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Using antibiotics to stop contamination in cell cultures changes them, study finds
By UCSF School of Pharmacy Editorial Staff / Thu Aug 31, 2017
The common lab practice of adding antibiotics to cell cultures to prevent contamination can actually induce genetic changes in the cells, a paper senior-authored by Nadav Ahituv, PhD, found. Ahituv is a faculty member in the Department of Bioengineering and Therapeutic Sciences, a joint department of the UCSF Schools of Pharmacy and Medicine.
Ahituv and graduate student, Ann Hane Ryu, first author of the paper, which appeared in Scientific Reports, decided to expand on their lab’s recent finding that the antibiotic rifampin can cause significant changes in the expression of genes and regulatory elements in human liver cells.
“While we were doing this experiment, I was thinking: we treat cells with antibiotics all the time in cell culture and nobody’s looked at how this might affect gene expression and gene regulation,” said Ahituv.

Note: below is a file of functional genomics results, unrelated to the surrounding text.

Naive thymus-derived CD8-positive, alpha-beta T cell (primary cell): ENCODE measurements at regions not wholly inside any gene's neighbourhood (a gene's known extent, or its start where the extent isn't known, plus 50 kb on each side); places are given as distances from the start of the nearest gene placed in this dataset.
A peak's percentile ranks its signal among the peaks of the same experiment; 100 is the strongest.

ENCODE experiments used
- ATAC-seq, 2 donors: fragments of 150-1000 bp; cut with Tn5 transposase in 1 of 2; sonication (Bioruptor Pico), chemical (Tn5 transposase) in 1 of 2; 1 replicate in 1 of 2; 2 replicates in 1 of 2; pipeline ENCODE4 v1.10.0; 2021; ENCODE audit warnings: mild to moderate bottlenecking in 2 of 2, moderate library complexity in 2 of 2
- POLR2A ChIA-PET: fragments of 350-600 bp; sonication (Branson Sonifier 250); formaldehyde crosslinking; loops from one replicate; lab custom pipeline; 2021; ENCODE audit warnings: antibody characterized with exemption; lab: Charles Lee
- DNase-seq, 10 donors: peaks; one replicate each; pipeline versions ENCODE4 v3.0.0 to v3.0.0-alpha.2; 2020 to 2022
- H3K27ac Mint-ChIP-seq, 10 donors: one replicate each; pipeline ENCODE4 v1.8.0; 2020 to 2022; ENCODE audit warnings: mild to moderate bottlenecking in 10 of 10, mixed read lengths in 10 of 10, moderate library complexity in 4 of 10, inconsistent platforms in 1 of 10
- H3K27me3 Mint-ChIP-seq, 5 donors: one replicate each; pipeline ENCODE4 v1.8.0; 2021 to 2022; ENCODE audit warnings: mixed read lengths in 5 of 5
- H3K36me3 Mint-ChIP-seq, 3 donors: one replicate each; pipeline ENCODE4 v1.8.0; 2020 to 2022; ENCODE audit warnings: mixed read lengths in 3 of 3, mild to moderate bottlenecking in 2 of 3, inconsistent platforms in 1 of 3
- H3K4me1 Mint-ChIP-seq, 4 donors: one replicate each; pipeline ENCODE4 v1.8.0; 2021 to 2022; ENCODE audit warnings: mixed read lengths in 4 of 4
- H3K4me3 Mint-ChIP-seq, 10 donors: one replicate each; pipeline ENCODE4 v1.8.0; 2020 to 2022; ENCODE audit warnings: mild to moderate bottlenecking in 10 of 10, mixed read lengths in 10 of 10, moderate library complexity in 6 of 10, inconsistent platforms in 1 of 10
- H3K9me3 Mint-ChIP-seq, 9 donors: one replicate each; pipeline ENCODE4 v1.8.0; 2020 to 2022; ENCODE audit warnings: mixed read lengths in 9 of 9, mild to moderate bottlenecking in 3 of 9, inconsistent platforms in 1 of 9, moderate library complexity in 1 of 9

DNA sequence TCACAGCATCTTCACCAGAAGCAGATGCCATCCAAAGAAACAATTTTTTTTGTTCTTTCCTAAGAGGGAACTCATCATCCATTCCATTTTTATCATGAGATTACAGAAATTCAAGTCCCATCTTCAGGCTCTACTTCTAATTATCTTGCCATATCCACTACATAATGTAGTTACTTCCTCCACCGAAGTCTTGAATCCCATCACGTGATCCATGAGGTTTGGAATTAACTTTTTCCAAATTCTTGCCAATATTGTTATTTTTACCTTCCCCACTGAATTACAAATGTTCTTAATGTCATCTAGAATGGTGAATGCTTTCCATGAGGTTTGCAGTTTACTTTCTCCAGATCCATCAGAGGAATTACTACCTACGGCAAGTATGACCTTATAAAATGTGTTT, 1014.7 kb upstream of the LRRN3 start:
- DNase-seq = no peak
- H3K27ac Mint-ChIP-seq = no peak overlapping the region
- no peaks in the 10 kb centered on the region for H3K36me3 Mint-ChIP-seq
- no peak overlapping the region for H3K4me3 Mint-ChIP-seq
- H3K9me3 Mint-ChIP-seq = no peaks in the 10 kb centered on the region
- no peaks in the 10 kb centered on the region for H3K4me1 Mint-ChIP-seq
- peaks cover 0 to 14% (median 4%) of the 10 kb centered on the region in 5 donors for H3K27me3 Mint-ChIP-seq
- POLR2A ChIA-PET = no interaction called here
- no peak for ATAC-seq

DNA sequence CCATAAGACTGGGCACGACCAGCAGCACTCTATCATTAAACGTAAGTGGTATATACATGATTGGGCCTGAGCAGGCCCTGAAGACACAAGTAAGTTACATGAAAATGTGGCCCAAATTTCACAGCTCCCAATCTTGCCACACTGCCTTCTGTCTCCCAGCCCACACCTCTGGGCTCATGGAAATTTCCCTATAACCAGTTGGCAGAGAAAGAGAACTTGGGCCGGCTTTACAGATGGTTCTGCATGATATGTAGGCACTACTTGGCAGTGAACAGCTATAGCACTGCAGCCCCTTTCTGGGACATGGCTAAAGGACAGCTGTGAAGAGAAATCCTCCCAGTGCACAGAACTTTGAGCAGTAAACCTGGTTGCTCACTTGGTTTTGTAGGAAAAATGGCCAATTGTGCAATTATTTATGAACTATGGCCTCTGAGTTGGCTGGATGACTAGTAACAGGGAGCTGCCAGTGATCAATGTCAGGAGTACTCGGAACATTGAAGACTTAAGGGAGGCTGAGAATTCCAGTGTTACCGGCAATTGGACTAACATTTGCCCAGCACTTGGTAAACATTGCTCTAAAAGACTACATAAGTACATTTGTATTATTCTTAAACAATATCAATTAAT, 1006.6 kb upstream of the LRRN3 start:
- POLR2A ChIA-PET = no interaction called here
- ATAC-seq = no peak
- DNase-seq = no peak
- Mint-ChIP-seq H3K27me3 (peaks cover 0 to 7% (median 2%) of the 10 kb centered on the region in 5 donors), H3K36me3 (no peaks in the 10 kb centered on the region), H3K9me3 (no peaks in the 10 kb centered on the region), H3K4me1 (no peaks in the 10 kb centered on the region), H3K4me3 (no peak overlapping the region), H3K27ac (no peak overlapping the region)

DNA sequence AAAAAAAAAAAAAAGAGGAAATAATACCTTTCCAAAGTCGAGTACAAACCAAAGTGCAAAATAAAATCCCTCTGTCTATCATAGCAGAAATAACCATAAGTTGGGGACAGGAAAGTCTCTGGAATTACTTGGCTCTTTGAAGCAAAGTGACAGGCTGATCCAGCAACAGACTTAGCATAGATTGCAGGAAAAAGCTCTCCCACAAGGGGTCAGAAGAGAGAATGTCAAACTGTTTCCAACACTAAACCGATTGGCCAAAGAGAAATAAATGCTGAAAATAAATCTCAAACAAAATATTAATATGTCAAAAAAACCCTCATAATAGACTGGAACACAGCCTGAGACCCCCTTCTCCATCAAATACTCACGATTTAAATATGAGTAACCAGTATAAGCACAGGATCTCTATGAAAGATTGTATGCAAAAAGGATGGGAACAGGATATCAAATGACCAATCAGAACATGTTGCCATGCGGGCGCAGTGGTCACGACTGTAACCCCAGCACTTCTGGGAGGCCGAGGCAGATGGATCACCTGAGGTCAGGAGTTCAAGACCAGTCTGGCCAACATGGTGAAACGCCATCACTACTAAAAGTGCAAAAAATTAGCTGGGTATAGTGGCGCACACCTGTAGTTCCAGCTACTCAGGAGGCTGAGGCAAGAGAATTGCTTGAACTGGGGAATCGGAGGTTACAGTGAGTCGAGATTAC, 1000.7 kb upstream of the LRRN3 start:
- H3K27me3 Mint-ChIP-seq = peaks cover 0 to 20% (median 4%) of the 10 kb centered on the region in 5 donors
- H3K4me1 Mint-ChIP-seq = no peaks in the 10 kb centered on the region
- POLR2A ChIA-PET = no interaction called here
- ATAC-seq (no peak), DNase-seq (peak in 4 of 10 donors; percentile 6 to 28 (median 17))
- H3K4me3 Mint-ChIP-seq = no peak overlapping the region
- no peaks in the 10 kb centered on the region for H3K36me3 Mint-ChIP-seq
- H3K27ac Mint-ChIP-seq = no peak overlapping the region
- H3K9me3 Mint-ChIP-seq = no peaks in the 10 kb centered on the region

The two devised a test using liver cells to track genetic changes to a cell culture. They found that the antibiotic altered expression in 209 genes, particularly in those related to drug and stress response. They also found changes in more than 9,500 gene regulatory elements.
Based on the study, Ahituv recommends that researchers studying drug response avoid the use of antibiotics, and instead take other precautions against contamination.
School of Pharmacy, Department of Bioengineering and Therapeutic Sciences, UCSF - UC Berkeley Joint Graduate Group in Bioengineering, PharmD Degree Program
About the School: The UCSF School of Pharmacy aims to solve the most pressing health care problems and strives to ensure that each patient receives the safest, most effective treatments. Our discoveries seed the development of novel therapies, and our researchers consistently lead the nation in NIH funding. The School’s doctor of pharmacy (PharmD) degree program, with its unique emphasis on scientific thinking, prepares students to be critical thinkers and leaders in their field.